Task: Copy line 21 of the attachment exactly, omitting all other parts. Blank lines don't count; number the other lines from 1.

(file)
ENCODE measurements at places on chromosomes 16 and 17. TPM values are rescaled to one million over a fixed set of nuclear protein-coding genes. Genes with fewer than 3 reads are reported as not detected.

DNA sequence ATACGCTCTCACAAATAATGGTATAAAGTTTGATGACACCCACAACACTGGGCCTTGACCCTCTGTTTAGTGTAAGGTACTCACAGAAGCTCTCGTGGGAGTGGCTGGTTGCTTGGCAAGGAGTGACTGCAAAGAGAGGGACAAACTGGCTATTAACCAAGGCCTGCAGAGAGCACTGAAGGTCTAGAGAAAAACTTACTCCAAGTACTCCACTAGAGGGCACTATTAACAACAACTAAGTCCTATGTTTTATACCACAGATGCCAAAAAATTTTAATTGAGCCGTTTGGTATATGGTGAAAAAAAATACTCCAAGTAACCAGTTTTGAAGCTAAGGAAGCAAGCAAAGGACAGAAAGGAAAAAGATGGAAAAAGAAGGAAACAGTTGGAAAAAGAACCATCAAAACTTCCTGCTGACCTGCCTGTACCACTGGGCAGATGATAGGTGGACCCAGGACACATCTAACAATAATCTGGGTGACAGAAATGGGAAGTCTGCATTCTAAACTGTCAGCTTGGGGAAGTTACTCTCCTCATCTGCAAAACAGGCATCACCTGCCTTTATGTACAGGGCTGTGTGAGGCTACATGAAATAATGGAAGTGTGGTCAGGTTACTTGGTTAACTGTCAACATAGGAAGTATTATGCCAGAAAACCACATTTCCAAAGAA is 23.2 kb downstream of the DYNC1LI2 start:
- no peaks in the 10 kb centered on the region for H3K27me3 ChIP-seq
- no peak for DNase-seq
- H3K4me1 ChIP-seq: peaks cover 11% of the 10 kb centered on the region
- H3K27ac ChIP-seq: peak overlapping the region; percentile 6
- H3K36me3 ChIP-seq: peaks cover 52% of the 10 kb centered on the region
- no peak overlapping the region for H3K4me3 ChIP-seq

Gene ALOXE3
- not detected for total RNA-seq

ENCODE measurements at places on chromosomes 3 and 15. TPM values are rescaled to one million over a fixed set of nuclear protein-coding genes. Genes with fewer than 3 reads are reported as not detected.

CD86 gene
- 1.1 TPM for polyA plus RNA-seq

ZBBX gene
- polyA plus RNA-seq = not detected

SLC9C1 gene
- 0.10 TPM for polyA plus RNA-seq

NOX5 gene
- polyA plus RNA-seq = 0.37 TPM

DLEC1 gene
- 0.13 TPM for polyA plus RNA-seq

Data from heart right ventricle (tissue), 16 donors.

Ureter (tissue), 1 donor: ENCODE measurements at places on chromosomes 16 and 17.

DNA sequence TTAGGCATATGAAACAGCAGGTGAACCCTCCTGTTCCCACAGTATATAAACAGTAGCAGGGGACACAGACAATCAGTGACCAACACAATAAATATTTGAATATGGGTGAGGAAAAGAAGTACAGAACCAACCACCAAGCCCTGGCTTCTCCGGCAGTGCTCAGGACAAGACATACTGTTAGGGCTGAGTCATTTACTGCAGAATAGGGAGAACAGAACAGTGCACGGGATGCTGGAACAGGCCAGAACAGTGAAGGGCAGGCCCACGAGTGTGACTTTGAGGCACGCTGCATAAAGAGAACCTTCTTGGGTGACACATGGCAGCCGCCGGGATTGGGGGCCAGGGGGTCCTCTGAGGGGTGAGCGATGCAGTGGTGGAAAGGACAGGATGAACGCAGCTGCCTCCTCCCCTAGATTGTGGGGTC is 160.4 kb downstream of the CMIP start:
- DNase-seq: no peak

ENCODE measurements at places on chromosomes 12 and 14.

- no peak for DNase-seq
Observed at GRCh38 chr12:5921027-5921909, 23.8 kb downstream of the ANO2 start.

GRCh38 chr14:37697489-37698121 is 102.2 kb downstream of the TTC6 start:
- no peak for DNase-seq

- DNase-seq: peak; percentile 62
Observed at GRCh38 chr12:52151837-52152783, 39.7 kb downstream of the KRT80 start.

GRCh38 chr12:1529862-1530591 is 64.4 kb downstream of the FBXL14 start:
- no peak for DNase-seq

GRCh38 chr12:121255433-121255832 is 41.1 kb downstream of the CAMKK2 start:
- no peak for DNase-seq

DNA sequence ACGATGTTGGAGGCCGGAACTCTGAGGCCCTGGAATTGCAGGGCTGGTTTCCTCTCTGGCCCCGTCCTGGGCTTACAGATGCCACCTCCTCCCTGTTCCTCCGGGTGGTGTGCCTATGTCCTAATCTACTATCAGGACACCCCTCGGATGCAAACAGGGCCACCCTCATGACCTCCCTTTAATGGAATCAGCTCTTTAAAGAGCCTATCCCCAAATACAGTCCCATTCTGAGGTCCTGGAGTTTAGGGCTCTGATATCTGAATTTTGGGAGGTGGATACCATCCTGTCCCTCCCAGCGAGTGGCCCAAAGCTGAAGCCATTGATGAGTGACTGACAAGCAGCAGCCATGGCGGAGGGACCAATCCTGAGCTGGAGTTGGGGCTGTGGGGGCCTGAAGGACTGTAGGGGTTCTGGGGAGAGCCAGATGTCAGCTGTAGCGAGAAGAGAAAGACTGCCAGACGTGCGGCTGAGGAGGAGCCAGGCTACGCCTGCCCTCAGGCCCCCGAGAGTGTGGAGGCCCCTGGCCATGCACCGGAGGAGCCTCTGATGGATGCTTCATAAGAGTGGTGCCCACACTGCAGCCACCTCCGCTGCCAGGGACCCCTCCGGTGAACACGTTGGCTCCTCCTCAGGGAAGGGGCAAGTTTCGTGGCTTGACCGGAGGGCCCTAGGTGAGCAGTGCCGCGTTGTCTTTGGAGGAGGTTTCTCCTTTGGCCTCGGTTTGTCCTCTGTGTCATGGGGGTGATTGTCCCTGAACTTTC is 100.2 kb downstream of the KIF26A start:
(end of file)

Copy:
- 0.13 TPM for polyA plus RNA-seq